Here, There be Dragons

by James A. Owen
Series: The Chronicles of the Imaginarium Geographica #1
326 pages, Fantasy
Reviewed by Lily A.

Adventurous mash-up of tributes to classic tales with oddly familiar protagonists.


Three English university students, John, Jack, and Charles, find themselves caught up in a fantastical adventure when one of them is selected by his mentor to be the next caretaker of the atlas of The Archipelago of Dreams - the solid, living reality of all of the mythical places you have ever wished you could see.


The morality here seems to be fairly good. Responsibility is emphasized, debts must be paid, and shirked obligations can be fatal. The villains can be quite nasty, but then, they ARE villains. One character allows the villain to sow doubt in his heart, but he comes back to his moorings by the end. The largely magic-and-myth based spirituality may be an issue for some, though.

Spiritual Content

Magic is real, and not considered inherently moral or immoral. Some men have literally transformed themselves into monsters by engaging in terrible acts. Three women are referred to as witches: they speak interchangeably, own magic artifacts, and prophesy. Shadows and souls can be stolen and stored in a magic container, and later they are restored: the power seems to be the in the container, not in who is using it. A man seeks peace for his soul by fulfilling a ceremonial duty. Pagan myths (specifically, Greek) are referenced.

One thing conspicuously absent, considering that three main characters were supposedly based on men who, in real life, were all Christians, is the Christian faith. This is not to say that there are no Christian references whatsoever —Adam and Eve are mentioned in passing, and humans are called “sons of Adam” by one character, for example — but characters do not seem to be Christians, and when prayer is spoken of it is not a means of communication with God, but a means of affirming one’s own belief, whatever that may mean.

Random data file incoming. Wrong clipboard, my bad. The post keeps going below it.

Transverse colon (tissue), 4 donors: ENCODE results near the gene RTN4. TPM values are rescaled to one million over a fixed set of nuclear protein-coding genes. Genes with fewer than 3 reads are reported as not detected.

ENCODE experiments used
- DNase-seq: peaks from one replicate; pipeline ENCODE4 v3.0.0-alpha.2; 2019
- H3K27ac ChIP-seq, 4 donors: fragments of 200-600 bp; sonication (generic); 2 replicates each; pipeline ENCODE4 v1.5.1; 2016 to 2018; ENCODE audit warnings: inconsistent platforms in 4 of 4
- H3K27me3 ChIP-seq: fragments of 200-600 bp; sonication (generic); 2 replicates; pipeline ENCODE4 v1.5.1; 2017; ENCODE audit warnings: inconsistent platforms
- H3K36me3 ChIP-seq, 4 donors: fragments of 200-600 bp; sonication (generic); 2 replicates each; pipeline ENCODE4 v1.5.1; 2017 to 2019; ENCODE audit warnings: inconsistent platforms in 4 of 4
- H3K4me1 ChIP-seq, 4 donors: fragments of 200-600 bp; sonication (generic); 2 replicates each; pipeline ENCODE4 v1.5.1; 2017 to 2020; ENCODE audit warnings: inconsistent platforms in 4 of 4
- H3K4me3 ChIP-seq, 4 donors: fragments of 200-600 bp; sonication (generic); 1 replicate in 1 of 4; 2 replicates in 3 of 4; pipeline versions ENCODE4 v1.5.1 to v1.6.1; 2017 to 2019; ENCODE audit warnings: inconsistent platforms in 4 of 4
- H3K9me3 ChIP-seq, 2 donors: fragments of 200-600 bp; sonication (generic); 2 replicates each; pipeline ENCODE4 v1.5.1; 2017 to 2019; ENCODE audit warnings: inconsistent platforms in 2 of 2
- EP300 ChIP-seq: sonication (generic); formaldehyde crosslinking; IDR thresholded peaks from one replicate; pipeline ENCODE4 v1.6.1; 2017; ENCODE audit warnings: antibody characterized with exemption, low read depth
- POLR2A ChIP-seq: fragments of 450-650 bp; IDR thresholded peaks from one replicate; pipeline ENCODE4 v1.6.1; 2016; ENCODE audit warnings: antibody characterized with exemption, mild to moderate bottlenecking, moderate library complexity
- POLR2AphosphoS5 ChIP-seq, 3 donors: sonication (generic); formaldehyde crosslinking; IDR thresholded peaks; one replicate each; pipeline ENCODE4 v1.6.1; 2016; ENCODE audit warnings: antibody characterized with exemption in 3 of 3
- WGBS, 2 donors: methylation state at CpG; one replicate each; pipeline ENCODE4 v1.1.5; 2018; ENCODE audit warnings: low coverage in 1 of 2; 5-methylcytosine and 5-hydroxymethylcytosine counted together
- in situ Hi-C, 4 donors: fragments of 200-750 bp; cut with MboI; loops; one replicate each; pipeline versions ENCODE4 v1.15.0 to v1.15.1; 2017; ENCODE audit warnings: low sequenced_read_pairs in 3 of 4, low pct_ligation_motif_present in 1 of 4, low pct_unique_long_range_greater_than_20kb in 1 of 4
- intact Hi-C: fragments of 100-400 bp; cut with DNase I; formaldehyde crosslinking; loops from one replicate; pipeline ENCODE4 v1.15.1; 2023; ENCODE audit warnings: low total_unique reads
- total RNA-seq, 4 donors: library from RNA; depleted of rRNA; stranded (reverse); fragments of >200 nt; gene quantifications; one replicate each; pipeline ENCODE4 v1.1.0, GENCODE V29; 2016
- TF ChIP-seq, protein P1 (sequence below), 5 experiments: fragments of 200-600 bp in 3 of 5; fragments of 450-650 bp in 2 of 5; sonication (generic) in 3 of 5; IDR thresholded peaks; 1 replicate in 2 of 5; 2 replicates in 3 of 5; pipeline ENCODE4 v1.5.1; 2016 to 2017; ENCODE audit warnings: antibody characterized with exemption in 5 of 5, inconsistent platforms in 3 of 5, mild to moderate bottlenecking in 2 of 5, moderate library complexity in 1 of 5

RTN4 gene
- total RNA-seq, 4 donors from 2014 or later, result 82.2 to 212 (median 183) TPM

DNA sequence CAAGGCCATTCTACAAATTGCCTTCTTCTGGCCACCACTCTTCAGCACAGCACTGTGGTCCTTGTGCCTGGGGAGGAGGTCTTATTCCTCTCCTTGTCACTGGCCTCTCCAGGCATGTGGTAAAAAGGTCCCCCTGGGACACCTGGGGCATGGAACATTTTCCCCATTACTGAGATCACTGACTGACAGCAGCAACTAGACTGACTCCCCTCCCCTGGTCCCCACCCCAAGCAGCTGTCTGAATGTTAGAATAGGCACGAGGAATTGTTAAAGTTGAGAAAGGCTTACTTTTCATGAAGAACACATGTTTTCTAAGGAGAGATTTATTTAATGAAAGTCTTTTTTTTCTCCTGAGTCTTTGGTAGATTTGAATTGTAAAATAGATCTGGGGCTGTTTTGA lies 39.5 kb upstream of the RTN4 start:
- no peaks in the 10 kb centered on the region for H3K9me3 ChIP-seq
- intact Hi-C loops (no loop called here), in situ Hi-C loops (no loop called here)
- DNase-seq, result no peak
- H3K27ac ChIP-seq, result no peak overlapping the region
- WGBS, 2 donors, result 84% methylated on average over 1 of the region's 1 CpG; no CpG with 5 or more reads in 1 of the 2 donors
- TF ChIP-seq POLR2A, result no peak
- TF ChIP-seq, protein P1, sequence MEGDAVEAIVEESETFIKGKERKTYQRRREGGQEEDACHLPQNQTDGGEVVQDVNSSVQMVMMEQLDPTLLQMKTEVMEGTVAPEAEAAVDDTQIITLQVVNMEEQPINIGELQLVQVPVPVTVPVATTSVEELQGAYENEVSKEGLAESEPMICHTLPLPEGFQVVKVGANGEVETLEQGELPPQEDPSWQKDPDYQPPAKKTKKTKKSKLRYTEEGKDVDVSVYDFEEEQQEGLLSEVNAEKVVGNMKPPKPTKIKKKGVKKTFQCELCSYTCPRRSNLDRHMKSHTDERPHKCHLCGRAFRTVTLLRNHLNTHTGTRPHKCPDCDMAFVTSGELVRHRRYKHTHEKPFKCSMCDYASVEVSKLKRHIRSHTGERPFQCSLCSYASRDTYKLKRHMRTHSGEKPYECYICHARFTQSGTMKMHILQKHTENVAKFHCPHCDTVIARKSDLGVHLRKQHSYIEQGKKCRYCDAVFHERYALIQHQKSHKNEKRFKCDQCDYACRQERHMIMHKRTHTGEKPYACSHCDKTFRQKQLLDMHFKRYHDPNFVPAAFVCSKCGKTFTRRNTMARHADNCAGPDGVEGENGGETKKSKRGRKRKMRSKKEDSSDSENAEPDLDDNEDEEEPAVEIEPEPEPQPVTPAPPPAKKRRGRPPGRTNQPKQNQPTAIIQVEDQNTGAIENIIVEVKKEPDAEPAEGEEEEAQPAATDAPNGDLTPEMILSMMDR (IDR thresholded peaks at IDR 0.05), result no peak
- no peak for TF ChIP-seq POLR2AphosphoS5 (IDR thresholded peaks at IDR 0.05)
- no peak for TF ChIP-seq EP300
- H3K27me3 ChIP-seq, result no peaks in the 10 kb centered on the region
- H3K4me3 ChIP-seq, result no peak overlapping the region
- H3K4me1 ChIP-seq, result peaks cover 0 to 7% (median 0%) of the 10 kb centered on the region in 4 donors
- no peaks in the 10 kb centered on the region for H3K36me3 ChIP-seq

The book opens with a murder, which is not graphically shown. The crime scene is viewed afterward. A character dreams about battle. Enemy minions are said to be cannibals. Characters speak of the drowning of Atlantis, of casualties of war, and of the slaughter of a young boy’s family. Rioting breaks out in a council session. Characters are chased by an angry dinosaur. The enemy is interested in a coup of the Archipelago: this necessarily involves fighting, including skirmishes and one major battle. A man is dropped from a great height.

Drug and Alcohol Content

Glasses of brandy are poured, but not visibly consumed. Satyrs are said to only be interested in drink and women - fauns are supposedly better about this, liking their drinks, but liking them less often and milder than satyrs.

Sexual Content

Jack is keenly interested in a young woman, shown wearing form-fitting clothing in the illustrations. He is not the only one interested in her. A previous Caretaker is said to have abandoned his duties in order to marry. Satyrs are said to only be interested in drink and women.

Crude or Profane Language or Content

"Drat and darn" is used once.


While it took awhile for me to connect with the characters, this is a fun read, with its many shout-outs to and re-imaginings of myths and classic stories, its clearly drawn good versus evil confrontation, and the "twist ending" which many of its potential readers may have already encountered in publicity online, but which still adds depth to the story. Also, its black-and-white inked illustrations are luscious. Considering who the characters are, however, the lack of Christian presence in the story may be bothersome. It is nice, but it could have gone so much deeper.

Fun Score: 4
Values Score: 3.5
Written for Age: 11-12

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